On the other hand, many of my fellow exiles assumed that the country’s politics were different. They were changing unbelievably fast. Soon after her release, Aung San Suu Kyi met Thein Sein, our new president , and announced that she would take part in the national by-elections, which were held on April 1, 2012. Then the US and the EU lifted their sanctions on Myanmar. Shortly before the by-elections I asked Aung Zaw, my chief and the founder of The Irrawaddy, whether I could go back before December 2012. At that time, many organizations based in Chaing Mai had decided to stay. They wanted to wait and observe the new government first. I didn’t fault them, but I wanted to see the situation with my own eyes. I was tired of having to write based on assumptions.

In October 2012, our skeptical chief also decided to return, and to base The Irrawaddy in Myanmar. I was the first journalist who asked to go back home.

Tu Tu Tha visiting a friend after returning from exile. Photo provided by Tu Tu Tha.

I knew I would meet challenges when I went back, but I also knew I would be happier there than anywhere else. Still, I expected there to be fewer facilities and resources than in Thailand; I knew there would be days when the electricity was cut, and that I would experience slow Internet connections, but there were also many unexpected challenges that I had to deal with.

The first one was in Rakhine State, where a local ethnic group (the Rakhine) and the Rohinga, an immigrant ethnic group, have been fighting each other. The second big confrontation was the Lat Pa Daung copper mine uprising, and the most recent was a riot in Mate Htee La, between Muslim and Buddhist groups. At the same time, in the northern part of the state, government troops and the Kachin ethnic minority were fighting an ongoing war. Our people haven’t seen peace for fifty years. Of course, this means I’m never worried about being busy. As a journalist that’s a good thing, but as a resident of Myanmar I want to help instill democracy, peace, and stability.

Aside from the political conflicts, I also met people who were surprisingly ignorant of what, to me, seemed like basic information. Even some of our journalists didn’t know about freedom of expression! Sure, some are well-known writers, but they use web and printed media for their own gain, and I’m fed up with them.

As of now our government has ostensibly ended its censorship program, but most of Myanmar’s journalists don’t know what independence is. They don’t know what it means in practice, nor its rules and regulations. Granted, that part of it isn’t so strange because we haven’t heard some of these words for long time—we all need to learn about rules and regulations.

However, the challenges I faced upon my return were not only in other parts of the country or in my thoughts; they also impacted my daily life. Currently, our family has started again, but my husband and I have to support my mother and older brother, who is sick. They have no income. While my current income is similar to what it was in Thailand, my husband’s pay has decreased by one-third. In Chaing Mai we could easily make ends meet, but it’s a struggle to live here in Yangon. (On top of this, we left all of our furniture in Chaing Mai and our living situation has returned to how it was during our newlywed days.)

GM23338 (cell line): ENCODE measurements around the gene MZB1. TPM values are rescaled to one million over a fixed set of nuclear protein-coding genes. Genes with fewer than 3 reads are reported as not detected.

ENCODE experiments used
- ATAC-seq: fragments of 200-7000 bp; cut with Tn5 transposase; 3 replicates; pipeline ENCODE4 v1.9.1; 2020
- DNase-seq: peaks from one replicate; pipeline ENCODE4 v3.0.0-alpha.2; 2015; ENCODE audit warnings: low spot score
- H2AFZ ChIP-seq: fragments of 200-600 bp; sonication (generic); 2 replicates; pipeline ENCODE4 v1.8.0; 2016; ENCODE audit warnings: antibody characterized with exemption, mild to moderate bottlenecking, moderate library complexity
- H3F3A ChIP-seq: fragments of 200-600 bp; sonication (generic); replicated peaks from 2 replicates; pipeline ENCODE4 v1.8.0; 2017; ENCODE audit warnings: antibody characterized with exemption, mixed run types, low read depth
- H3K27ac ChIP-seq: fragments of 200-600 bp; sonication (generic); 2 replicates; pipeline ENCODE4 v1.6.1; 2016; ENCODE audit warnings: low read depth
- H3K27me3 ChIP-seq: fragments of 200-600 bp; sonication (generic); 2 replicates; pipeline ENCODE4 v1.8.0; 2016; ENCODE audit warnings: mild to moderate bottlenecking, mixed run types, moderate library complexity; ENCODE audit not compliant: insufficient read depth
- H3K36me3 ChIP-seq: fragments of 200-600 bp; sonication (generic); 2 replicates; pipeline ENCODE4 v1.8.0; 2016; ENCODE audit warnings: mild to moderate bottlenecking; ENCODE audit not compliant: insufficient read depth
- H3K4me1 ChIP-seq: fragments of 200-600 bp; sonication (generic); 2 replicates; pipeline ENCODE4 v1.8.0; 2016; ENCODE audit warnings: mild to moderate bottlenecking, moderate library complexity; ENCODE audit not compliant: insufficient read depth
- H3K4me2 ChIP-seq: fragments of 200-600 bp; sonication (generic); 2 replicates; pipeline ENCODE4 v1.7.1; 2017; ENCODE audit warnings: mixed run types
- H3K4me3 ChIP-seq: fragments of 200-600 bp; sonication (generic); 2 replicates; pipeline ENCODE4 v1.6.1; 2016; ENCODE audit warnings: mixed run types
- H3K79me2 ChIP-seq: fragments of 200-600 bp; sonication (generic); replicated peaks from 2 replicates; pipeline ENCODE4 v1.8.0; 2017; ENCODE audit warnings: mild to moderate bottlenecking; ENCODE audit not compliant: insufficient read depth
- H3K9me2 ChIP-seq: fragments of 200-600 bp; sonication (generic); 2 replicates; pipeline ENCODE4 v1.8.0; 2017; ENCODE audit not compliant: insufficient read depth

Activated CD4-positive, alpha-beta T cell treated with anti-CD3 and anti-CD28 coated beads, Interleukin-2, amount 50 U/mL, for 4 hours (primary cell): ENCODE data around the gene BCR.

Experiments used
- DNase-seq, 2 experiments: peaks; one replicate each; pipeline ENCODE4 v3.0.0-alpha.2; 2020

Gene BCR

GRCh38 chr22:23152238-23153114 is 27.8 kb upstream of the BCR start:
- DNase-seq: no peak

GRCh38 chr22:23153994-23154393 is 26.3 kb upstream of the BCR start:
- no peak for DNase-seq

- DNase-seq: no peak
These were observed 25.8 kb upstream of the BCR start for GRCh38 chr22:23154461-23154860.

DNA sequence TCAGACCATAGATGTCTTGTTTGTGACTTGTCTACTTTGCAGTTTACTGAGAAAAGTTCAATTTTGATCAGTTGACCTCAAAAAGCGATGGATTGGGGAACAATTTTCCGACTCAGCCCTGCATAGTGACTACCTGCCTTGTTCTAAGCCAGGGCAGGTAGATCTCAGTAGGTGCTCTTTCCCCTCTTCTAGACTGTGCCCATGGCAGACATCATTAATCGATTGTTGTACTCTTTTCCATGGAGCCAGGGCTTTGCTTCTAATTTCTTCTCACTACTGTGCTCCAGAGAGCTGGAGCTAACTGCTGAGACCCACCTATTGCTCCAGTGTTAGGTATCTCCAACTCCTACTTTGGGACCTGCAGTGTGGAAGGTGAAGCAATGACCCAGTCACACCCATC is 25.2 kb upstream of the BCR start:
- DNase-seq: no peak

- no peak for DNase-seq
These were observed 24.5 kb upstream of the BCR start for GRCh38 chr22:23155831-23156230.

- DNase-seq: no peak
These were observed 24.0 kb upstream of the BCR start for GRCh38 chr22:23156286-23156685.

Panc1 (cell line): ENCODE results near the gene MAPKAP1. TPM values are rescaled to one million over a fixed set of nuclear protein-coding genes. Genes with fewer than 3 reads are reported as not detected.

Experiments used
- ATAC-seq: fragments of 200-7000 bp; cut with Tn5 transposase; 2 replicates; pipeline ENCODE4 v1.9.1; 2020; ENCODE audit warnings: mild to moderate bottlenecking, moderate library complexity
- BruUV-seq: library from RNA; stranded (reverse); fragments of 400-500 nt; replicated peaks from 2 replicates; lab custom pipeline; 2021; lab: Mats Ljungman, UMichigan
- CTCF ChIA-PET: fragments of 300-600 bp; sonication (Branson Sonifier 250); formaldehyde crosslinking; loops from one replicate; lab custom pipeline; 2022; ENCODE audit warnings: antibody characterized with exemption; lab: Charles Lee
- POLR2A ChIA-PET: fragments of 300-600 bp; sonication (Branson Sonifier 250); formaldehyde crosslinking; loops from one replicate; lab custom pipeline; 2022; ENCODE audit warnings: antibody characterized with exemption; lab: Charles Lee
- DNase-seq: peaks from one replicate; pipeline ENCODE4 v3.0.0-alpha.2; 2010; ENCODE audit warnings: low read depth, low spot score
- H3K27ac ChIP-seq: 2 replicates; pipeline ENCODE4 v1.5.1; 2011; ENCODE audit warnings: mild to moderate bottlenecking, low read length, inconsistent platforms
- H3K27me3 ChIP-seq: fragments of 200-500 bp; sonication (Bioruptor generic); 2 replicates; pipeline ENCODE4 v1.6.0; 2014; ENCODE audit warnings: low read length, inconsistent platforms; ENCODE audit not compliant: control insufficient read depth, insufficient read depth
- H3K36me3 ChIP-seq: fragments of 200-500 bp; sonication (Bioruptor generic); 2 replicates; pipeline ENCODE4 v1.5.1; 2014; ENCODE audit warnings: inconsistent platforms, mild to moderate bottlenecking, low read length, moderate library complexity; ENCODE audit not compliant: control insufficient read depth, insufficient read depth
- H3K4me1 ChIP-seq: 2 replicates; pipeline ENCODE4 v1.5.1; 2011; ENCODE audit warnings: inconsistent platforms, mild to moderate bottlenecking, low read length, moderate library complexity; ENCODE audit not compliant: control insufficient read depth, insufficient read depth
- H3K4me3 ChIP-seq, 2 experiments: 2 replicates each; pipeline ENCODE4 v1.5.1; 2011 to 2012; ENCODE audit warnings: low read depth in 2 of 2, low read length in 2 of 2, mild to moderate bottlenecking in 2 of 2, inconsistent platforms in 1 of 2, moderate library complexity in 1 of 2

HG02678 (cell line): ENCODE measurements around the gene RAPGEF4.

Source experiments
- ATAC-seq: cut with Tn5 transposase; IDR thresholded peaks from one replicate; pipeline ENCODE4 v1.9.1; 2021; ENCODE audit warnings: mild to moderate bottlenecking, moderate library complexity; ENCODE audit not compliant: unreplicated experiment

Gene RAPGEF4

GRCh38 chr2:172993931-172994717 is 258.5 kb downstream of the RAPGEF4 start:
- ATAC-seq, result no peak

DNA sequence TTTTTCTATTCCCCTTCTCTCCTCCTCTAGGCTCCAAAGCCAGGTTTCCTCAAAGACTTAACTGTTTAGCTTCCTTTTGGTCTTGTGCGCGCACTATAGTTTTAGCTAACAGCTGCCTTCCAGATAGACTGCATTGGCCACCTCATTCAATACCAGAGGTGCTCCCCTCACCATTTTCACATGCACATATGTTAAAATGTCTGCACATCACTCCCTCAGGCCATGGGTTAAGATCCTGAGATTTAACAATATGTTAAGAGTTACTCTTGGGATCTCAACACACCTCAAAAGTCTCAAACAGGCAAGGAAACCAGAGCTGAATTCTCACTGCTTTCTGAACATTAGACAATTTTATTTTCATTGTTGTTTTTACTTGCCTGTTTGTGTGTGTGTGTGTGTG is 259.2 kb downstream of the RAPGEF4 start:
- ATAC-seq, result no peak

When I returned to Yangon I felt as though everything was changing. I saw a big road, new cars, huge supermarkets, modern fashion—all things I’d seen in neighboring countries. With this in mind, can we still say Myanmar is a developing country? I don’t think so. The change is only skin deep. Actually, over the last five years the skin of Yangon has improved, but its people have not changed. Impoverished child-workers still labor in tea shops and pubs. Homeless people, including very dirty children, still loiter in the pagodas and festival compounds without proper dress. Many young sex workers still walk the streets. The buses too are crowded, just like they were five years ago.

The situation disappoints me. Some days I think it only took twenty years for our people to lose their love and kindness. Now educated people believe all sorts of rumors and everyone wants to fight. No one cares about human rights, and most Yangonese easily insult each other. Sure, I can see some improvement in Yangon, including the arrival of a huge number of cars, but with no new roads, traffic is worse than it was five years ago.

In April, under the 38-degree Celsius sunshine, Yangon bubbles with loud music and cars and people awaiting the famous water festival. I think they are happy, but not all at the same time. Not everyone can afford the expense of Yangon, and at these large gatherings religious tension is a pervasive problem.

Now dawn is coming for our country. As a journalist, I need to see these changes, I need to stay inside. I need to find and point out the good things that are happening. I am the only one, but I think I can do what I want to do.

I love my country and I expect the improvements will come soon, but everyone needs to try. If they don’t, our country is hopeless.